Why You Should Never Use The Boost Button On Your Facebook Post

Why You Should Never Use The Boost Button On Your Facebook Post

That bright blue boost button is sitting right there next to your latest post, that so far isn’t getting any traction… it’s so tempting to just hit it, add a few quid and cross your fingers for some engagement.

But it’s likely that you’ll be wasting your money if you do. 

3 pink arrows pointing at a blue Facebook boost button

Step away from the boost button… at least until you understand when you should be using it. 

So you’ve shared a post on your business page, it’s not had any engagement at all…. just silence… it’s like you’re talking to yourself.  

Before you hit boost you need to ask yourself why you aren’t getting any organic engagement.  It can be very tempting to simply blame that pesky algorithm, and assume that you need to be paying to get the engagement you want. But the chances are it’s nothing to do with the algorithm and everything to do with your post just not being that engaging (sorry to break it to you!)

If your post is getting no engagement organically, the chances are it won’t get much by hitting boost either.  So to give yourself (and your money) the best chances of success, take a look at your post first.

Does it invite engagement?  Are you asking a question? Giving your followers a call to action? Or are you just broadcasting?

If no one cares about your post, boosting it simply means you’ll be spending money to show it to more people who don’t care!

Step one…

Write engaging posts that people can reply to easily.

Once you start to get some organic engagement on your post, in the form of reactions or comments, it might be time to consider the boost button.

But first, ask yourself why do you want more engagement on this post?  Is it because it will really benefit your business?  Or is it just for vanity reasons?

If it will benefit your business, because the post is informative, has a good call to action or a link to your website then maybe that boost button might be an option.

If it’s for vanity reasons and you simply want more likes and comments then that’s fine too.

Either way before you hit boost you need to know what your objective is and whether you might be better off spending your money on an advert.

Step 2…

Decide whether to boost or create an ad.

To do this you need to understand what your goal is so you can choose the right objective either on your boost or within ads manager.

Campaign objectives available on a boosted post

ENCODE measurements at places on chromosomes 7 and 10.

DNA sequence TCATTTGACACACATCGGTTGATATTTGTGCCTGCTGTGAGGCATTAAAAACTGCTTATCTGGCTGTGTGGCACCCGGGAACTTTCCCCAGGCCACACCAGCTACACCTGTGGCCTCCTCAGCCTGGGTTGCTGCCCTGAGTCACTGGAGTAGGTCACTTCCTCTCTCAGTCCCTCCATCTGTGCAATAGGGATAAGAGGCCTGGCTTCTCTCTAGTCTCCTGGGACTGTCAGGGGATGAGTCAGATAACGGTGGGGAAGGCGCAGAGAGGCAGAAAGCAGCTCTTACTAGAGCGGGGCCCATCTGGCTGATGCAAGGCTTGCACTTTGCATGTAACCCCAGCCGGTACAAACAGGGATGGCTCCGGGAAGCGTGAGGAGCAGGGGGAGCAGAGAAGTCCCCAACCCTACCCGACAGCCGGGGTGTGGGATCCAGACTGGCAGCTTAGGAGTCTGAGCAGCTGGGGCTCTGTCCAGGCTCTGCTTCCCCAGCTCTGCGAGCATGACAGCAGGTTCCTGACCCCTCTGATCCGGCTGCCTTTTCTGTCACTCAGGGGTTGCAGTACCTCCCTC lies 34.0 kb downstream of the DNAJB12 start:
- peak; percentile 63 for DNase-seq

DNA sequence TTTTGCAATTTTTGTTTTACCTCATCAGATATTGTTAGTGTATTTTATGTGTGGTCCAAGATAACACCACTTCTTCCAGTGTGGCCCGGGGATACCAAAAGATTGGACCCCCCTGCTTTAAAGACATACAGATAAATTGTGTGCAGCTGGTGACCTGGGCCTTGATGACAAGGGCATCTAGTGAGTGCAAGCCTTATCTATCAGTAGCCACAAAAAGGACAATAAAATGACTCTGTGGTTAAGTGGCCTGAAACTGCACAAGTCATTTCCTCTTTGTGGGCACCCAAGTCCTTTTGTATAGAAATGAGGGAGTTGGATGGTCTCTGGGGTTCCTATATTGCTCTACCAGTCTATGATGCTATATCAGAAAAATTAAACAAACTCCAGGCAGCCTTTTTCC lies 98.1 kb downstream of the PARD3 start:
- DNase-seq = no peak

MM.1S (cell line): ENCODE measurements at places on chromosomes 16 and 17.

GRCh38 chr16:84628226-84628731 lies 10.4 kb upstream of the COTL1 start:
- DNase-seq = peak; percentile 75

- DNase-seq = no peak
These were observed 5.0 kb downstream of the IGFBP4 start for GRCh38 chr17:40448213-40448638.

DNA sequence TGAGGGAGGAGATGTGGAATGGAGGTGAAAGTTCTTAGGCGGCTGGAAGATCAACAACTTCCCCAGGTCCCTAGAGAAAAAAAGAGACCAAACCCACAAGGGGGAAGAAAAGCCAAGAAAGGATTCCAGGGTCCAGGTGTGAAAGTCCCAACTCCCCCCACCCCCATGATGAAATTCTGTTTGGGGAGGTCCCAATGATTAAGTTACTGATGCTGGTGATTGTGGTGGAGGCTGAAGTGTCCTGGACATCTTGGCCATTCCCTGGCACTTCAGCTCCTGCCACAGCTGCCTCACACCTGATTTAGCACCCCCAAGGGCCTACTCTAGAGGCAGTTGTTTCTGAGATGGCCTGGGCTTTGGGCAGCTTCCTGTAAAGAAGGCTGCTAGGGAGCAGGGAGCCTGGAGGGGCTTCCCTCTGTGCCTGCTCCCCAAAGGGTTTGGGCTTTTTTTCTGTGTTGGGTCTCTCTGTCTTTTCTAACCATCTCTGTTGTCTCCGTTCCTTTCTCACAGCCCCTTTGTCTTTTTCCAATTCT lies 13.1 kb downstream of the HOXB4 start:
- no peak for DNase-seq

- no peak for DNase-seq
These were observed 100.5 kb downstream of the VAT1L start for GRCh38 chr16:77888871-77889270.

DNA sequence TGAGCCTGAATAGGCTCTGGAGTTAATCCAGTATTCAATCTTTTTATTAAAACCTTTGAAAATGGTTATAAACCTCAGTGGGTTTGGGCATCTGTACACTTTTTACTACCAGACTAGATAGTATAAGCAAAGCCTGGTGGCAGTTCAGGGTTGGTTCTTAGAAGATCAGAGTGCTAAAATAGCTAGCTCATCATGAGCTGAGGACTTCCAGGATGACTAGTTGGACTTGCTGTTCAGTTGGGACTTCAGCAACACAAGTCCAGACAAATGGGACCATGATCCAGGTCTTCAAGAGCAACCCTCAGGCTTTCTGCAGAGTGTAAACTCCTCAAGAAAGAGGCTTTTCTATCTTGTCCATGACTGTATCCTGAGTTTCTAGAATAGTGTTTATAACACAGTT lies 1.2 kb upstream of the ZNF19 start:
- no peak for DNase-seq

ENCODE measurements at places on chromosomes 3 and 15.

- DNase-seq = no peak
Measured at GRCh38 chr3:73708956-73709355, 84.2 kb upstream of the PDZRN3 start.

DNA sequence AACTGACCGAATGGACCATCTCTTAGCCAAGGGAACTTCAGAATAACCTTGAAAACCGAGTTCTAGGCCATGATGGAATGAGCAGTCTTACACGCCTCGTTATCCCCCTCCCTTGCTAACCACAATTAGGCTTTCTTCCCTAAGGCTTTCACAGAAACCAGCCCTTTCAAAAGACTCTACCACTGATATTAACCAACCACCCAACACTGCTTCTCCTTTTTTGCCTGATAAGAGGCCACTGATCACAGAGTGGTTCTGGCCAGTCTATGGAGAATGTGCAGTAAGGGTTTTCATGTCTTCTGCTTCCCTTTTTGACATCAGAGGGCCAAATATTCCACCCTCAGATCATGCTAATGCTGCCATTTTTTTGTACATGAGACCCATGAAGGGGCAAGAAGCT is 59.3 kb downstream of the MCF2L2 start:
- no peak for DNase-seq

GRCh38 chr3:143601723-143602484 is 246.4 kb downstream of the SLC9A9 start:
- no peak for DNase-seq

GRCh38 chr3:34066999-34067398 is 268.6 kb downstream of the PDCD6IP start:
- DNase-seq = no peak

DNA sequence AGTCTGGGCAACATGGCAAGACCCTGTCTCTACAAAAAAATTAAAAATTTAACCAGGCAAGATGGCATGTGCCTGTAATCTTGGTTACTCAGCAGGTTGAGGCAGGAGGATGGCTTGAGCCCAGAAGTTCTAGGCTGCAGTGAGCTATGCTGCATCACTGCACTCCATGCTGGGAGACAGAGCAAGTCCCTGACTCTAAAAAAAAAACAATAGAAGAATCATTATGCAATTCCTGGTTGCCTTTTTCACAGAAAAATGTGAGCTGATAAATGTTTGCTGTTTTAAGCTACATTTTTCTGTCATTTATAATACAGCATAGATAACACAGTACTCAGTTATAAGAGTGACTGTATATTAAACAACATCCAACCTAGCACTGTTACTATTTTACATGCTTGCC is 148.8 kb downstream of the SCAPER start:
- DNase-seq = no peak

You want more engagement:

If you want more engagement (reactions, comments, shares) on this specific post then you can choose to boost and pick the engagement objective.

 Or if you are used to using ads manager you can create an engagement campaign and use this post as the creative or create a whole new (engaging) post.

You want people to message you:

If you want people to contact you, perhaps to make a booking or ask for more details then you can choose boost and pick the message objective.

Again, if you are used to using ads manager you can create a messenger campaign and use this post or create a whole new ad.  

You want people to visit your website: 

What do you want them to do when they get there?  If you want them to simply visit the website to read a blog or view a product page then you can choose to boost.  But if you want them to take an action when they get there, like buy something or sign up to your email list, then it’s likely boosting isn’t the right way to go.

Creating an ad with a traffic or conversions objective is likely to get you better results.

Why create an ad instead of a boost?

So now you know what you can do with a boosted post, you might be wondering why you should bother doing anything else.  So it is important to understand that using ads manager to create paid campaigns will give you more bang for your buck.

You’ll get a bigger choice of campaign objectives, so you can optimise for conversions, lead gen etc.  

Campaign objectives available in ads manager

Ads manager gives you many more options on how your post can look in the newsfeed and you can include headlines and choose different CTA buttons so you are more likely to get the result you want.

You also get more targeting options in ads manager as you can create custom or look a like audiences as well as interest based audiences which you can save for future campaigns.

Plus ads manager gives you better reporting so you can understand exactly why your money isn’t giving you the results you want and can tweak your campaign accordingly.

Of course, none of this means you should never use the boost button, it simply means you should consider it for longer than 5 seconds & do whatever will work for your specific goals.

 Still unsure about whether to boost or create an advert? Or need more advice on how to make your marketing budget work better on Facebook?  I can help, find details on how I work here.

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